New World sets lures for shoppers
The reopening of the New World Centre shopping mall is just the beginning of a tough assignment to draw shoppers' attention back to the south and east sides of Tsim Sha Tsui.
When the 609,025 square feet retail arcade closed for a HK$300 million facelift more than a year ago, west and central parts of Tsim Sha Tsui already were taking the leading role in the district known as Hong Kong's shopping paradise.
The situation was in sharp contrast to 20 years ago, when the mall attracted shoppers from throughout the city, partly because the New World Centre, with its two hotels, serviced apartments, offices and shopping mall, was then one of the largest commercial complexes in the world.
The centre gained some notoriety from its development timing. The project was announced in the early 1970s when a world recession prevailed. For that reason it stood out as a beacon of confidence in the future of Hong Kong.
Today, the busiest location in Tsim Sha Tsui is around Peking Road and Nathan Road and the popular shopping mall at Harbour City in Canton Road. These are all some distance from the New World Centre. As a result, it is in a relatively weak position geographically in terms of luring shoppers back from the west.
'It is not an easy job running a shopping mall,' admitted Stephen Yuan, the centre's general manager.
With its new face, targeting middle-income and higher-income families and tourists, the shopping mall, despite its size, is 90 per cent leased.
Mr Yuan expected an annual rental income of HK$200 million could be generated. Rentals for the 150 shops ranged from HK$40 to HK$160 per sq ft a month, about 20 per cent up from the rates before renovation.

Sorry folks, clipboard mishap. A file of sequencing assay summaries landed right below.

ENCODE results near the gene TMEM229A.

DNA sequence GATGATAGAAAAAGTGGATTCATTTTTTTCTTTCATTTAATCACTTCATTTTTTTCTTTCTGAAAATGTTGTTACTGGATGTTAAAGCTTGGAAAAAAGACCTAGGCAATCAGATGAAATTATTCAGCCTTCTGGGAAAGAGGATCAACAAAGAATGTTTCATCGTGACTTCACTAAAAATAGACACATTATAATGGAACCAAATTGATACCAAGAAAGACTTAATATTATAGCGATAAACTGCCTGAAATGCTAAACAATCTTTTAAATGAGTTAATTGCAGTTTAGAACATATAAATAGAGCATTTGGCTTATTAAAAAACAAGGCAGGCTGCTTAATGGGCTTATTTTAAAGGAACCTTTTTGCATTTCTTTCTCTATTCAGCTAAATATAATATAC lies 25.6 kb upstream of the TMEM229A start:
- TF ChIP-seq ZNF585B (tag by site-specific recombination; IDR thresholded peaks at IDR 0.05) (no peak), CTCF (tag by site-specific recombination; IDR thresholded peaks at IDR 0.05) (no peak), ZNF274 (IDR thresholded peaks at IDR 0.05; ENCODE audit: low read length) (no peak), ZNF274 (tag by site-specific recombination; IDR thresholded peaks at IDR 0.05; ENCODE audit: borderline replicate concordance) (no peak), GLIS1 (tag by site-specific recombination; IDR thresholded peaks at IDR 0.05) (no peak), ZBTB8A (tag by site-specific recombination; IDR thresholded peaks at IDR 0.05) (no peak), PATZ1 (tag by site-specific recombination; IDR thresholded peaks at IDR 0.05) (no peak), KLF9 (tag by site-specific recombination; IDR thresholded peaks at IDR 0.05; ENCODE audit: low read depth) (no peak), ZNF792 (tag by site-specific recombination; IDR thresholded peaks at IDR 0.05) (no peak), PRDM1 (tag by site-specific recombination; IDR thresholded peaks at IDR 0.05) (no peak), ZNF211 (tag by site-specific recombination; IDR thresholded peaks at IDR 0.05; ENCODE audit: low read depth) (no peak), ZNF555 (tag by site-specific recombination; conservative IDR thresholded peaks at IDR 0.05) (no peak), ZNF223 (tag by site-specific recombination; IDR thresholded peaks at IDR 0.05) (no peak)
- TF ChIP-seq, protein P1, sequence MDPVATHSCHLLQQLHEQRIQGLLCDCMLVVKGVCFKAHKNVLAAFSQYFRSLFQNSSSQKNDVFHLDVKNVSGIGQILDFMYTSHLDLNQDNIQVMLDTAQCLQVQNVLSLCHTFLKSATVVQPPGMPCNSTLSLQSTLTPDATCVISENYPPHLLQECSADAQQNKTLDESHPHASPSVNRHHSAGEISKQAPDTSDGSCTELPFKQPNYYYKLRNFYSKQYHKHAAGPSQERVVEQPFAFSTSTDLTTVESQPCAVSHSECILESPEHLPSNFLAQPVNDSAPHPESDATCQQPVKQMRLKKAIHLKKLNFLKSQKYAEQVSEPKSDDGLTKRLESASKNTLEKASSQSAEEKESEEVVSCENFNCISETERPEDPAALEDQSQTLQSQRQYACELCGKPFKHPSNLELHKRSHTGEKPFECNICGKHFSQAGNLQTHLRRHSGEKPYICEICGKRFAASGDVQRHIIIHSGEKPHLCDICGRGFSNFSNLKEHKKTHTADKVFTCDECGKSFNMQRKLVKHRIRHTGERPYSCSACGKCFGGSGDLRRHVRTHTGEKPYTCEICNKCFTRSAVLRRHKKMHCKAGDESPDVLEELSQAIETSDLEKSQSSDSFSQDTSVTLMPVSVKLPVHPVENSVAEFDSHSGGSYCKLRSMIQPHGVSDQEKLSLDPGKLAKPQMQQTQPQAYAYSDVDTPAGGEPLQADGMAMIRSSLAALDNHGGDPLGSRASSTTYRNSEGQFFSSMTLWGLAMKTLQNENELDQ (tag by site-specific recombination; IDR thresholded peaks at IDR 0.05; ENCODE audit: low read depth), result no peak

To sustain the initial success, and ensure it is not totally reliant on the revamp of the complex, the developer has moved to redirect pedestrian flows to the somewhat isolated shopping centre.
Two underground pedestrian walkways have already been built to link the centre to The Peninsula Hotel and Sheraton Hong Kong Hotel. Mr Yuan said the developer was applying to the Government for permission to renovate the walkways, making them brighter and putting in air-conditioning.
The walkways also pass through the 75,655 sq ft The Palace Mall, an underground mall just next to New World Centre and owned by the same developer - New World Development.
The Palace Mall is virtually vacant because it is undergoing changes and its success remains to be seen.
'We want to introduce a single operator for the arcade. We are in discussion with three interested parties, who are running entertainment, clothing, as well as food-and-beverage businesses,' Mr Yuan said.
The existing shops will be cleared at the middle of next year.
New World is also looking to create a new source of traffic to the shopping mall.
Mr Yuan said the company was in discussions with the Government about renovating the long promenade next to New World Centre, running from Hunghom to the Hong Kong Cultural Centre promenade into a 'Star Avenue', with numerous attractions dominated by performance arts.
If the project comes to fruition, the plan will cost the developer 'tens of millions of dollar', with work expected to be finished in six months.
But, perhaps the most effective way to bring traffic will be the operation of the Kowloon-Canton Railway extension from Hunghom to Tsim Sha Tsui, due to begin in 2004.
This extension will bring more pedestrians to the east and south sides of Tsim Sha Tsui, with new railway stations opened at Wing On Plaza, in Tsim Sha Tsui East, and Middle Road, just opposite the New World Centre.
The most valuable clients from this route might be mainland shoppers, dropping off in Kowloon as their first stop in the SAR.
To tap the traffic flows, Mr Yuan said New World was negotiating for a station to be opened at the east wing of the New World Centre.